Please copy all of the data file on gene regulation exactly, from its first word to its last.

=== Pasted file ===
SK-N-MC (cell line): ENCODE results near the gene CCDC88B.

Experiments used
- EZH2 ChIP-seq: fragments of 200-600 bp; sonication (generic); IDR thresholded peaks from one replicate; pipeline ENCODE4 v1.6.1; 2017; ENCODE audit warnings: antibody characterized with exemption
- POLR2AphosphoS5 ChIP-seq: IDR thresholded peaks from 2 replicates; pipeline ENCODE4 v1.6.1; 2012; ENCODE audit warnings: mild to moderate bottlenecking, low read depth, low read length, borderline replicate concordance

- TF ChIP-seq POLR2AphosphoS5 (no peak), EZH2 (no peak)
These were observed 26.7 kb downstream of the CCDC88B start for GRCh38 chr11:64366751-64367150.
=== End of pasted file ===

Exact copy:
SK-N-MC (cell line): ENCODE results near the gene CCDC88B.

Experiments used
- EZH2 ChIP-seq: fragments of 200-600 bp; sonication (generic); IDR thresholded peaks from one replicate; pipeline ENCODE4 v1.6.1; 2017; ENCODE audit warnings: antibody characterized with exemption
- POLR2AphosphoS5 ChIP-seq: IDR thresholded peaks from 2 replicates; pipeline ENCODE4 v1.6.1; 2012; ENCODE audit warnings: mild to moderate bottlenecking, low read depth, low read length, borderline replicate concordance

- TF ChIP-seq POLR2AphosphoS5 (no peak), EZH2 (no peak)
These were observed 26.7 kb downstream of the CCDC88B start for GRCh38 chr11:64366751-64367150.